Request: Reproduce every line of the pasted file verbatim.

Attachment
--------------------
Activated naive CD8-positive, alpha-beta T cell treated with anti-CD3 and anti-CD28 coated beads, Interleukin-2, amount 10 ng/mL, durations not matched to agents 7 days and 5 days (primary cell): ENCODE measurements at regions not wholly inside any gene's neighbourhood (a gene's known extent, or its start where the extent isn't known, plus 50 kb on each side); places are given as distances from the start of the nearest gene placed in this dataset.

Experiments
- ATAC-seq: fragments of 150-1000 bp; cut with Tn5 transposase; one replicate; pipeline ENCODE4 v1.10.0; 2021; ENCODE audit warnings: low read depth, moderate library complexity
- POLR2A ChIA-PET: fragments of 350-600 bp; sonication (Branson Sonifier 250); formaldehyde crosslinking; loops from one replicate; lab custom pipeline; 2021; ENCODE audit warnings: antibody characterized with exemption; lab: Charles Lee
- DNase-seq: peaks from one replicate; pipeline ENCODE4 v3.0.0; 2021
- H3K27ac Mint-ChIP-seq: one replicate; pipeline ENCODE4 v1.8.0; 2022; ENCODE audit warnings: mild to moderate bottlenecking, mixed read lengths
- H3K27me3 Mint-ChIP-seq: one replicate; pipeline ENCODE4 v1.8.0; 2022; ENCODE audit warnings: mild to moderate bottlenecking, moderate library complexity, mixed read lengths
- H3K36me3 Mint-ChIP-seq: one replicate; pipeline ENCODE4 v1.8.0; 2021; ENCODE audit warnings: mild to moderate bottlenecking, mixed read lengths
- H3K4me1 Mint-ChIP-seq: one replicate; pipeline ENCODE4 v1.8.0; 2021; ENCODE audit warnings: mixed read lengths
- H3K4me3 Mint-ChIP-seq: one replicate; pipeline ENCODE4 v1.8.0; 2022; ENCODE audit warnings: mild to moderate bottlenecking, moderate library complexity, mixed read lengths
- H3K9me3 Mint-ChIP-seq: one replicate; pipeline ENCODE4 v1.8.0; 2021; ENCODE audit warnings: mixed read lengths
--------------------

Activated naive CD8-positive, alpha-beta T cell treated with anti-CD3 and anti-CD28 coated beads, Interleukin-2, amount 10 ng/mL, durations not matched to agents 7 days and 5 days (primary cell): ENCODE measurements at regions not wholly inside any gene's neighbourhood (a gene's known extent, or its start where the extent isn't known, plus 50 kb on each side); places are given as distances from the start of the nearest gene placed in this dataset.

Experiments
- ATAC-seq: fragments of 150-1000 bp; cut with Tn5 transposase; one replicate; pipeline ENCODE4 v1.10.0; 2021; ENCODE audit warnings: low read depth, moderate library complexity
- POLR2A ChIA-PET: fragments of 350-600 bp; sonication (Branson Sonifier 250); formaldehyde crosslinking; loops from one replicate; lab custom pipeline; 2021; ENCODE audit warnings: antibody characterized with exemption; lab: Charles Lee
- DNase-seq: peaks from one replicate; pipeline ENCODE4 v3.0.0; 2021
- H3K27ac Mint-ChIP-seq: one replicate; pipeline ENCODE4 v1.8.0; 2022; ENCODE audit warnings: mild to moderate bottlenecking, mixed read lengths
- H3K27me3 Mint-ChIP-seq: one replicate; pipeline ENCODE4 v1.8.0; 2022; ENCODE audit warnings: mild to moderate bottlenecking, moderate library complexity, mixed read lengths
- H3K36me3 Mint-ChIP-seq: one replicate; pipeline ENCODE4 v1.8.0; 2021; ENCODE audit warnings: mild to moderate bottlenecking, mixed read lengths
- H3K4me1 Mint-ChIP-seq: one replicate; pipeline ENCODE4 v1.8.0; 2021; ENCODE audit warnings: mixed read lengths
- H3K4me3 Mint-ChIP-seq: one replicate; pipeline ENCODE4 v1.8.0; 2022; ENCODE audit warnings: mild to moderate bottlenecking, moderate library complexity, mixed read lengths
- H3K9me3 Mint-ChIP-seq: one replicate; pipeline ENCODE4 v1.8.0; 2021; ENCODE audit warnings: mixed read lengths